“It is a very sad day for me. I knew Stan very well. He used to take care of me at All-Star games, 24 of them. He was a true gentleman who understood the race thing and did all he could. Again, a true gentleman on and off the field — I never heard anybody say a bad word about him, ever.” – Willie Mays commenting to ESPN on Stan Musial’s death.
Unfortunately, I missed Stan Musial’s active playing days in baseball. I have seen film of him. One of the sweetest swings I’ve ever seen and, arguably, the best left handed swing of all time. Musial is consistently ranked among the top five professional baseball players in the history of the game, but, I remember him more as an ambassador of the game. He represented himself, the Cardinals organization, and the city of St. Louis with dignity and class until the day he passed last Saturday.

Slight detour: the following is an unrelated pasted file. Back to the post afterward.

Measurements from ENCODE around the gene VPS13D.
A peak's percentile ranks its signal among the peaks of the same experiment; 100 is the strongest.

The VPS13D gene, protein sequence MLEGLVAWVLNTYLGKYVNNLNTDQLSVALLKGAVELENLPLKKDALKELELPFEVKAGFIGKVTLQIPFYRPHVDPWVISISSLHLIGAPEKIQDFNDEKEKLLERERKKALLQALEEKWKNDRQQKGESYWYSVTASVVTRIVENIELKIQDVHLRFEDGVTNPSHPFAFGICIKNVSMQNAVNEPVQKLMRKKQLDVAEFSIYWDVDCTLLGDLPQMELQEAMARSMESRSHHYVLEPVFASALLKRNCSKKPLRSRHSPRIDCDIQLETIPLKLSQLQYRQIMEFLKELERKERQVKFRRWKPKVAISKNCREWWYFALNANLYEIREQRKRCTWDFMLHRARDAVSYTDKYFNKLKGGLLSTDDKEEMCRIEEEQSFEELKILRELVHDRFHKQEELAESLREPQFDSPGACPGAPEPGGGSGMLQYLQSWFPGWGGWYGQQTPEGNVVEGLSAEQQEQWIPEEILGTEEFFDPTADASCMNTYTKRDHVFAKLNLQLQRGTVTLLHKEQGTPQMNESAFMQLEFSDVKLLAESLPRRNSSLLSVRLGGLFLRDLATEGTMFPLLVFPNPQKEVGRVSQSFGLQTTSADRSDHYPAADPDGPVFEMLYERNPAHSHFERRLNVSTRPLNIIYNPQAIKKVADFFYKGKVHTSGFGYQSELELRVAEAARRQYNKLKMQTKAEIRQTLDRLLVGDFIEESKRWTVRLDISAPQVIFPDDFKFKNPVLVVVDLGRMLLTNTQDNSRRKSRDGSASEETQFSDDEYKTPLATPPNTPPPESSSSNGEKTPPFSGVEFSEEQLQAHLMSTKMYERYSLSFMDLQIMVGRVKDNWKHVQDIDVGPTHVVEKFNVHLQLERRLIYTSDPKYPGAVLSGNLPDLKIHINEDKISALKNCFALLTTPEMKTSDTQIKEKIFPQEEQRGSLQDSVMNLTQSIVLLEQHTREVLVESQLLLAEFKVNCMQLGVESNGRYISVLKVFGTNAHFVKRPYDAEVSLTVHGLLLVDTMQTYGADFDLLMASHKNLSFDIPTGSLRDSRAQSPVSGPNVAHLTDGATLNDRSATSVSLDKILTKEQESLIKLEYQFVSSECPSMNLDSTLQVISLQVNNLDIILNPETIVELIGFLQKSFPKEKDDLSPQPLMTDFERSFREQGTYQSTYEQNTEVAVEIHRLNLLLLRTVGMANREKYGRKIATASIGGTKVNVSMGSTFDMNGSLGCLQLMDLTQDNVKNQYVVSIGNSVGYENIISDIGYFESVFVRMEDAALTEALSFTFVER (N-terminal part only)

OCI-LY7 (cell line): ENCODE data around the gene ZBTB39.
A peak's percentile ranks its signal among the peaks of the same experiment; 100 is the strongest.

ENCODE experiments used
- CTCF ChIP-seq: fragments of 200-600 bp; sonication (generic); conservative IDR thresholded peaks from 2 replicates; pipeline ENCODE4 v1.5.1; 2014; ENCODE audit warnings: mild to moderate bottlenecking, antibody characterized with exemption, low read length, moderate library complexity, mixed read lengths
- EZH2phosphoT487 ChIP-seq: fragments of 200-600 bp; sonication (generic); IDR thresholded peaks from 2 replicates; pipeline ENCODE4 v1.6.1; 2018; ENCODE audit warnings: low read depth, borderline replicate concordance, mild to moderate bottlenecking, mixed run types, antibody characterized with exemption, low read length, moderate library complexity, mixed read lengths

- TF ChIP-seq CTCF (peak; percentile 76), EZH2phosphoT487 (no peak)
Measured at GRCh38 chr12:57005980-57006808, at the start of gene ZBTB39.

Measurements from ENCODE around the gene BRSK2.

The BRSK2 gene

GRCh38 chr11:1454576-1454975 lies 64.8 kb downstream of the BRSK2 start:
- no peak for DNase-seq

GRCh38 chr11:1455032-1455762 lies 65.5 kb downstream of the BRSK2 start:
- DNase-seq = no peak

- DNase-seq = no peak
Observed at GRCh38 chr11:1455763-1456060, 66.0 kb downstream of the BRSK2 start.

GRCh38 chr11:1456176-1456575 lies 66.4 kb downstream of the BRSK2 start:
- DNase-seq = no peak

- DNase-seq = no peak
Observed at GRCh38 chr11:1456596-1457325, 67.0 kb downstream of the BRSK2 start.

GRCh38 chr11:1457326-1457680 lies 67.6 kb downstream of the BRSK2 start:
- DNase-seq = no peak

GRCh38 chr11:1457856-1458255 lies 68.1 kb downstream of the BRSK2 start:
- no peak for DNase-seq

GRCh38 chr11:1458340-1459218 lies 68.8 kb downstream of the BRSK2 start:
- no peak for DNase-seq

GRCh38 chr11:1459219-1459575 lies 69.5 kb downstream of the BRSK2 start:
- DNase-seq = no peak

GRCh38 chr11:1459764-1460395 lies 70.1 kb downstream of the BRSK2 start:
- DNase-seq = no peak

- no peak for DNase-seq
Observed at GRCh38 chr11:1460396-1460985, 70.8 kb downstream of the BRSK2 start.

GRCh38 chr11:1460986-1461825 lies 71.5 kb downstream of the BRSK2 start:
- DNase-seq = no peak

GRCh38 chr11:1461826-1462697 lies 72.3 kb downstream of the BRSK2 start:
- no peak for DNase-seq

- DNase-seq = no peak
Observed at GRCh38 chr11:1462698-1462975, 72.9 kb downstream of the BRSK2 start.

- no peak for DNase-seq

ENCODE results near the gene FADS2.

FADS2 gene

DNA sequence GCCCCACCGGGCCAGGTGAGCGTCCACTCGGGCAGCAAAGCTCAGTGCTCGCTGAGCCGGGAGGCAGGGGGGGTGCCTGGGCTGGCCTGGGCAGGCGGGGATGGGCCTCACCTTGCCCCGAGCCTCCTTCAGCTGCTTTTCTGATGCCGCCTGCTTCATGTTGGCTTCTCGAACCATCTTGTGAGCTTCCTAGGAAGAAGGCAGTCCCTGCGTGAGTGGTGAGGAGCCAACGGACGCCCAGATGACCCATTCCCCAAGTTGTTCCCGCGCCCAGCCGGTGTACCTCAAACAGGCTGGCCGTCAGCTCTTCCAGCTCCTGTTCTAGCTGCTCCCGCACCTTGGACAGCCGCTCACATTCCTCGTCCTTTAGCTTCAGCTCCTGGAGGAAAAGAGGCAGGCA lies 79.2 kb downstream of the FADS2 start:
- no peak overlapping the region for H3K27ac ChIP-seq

Stan Musial did magnificent things on the baseball field, but perhaps his greatest contribution to the game came in helping to change the racial atmosphere of the 1950’s baseball clubhouses. Jackie Robinson broke the color barrier in 1947, but there was still a racial divide among the players in the clubhouses long after. An ex-baseball coach of mine posted the following story yesterday recounting how Stan Musial played a key role in the acceptance if the negro baseball player into Major League Baseball.
“Mays , Aaron , and Campenella were playing cards in a NL All-Star clubhouse in the mid-fifties and Musial came over and sat down and said to deal him in . As the foremost NL player of the time , it validated the black stars in their fellow all stars eyes . I have seen both Mays and Aaron say they thought it was classy and they were very grateful to Musial for the gesture.”
I think the greatest lesson Stan Musial leaves us with in this age of modern sport is that the individual, no matter how good, should live to serve the sport. We acquire great things from our sports and too often we expect the sport to serve us, instead of us serving our beloved sport.
Stan Musial, 1920-2013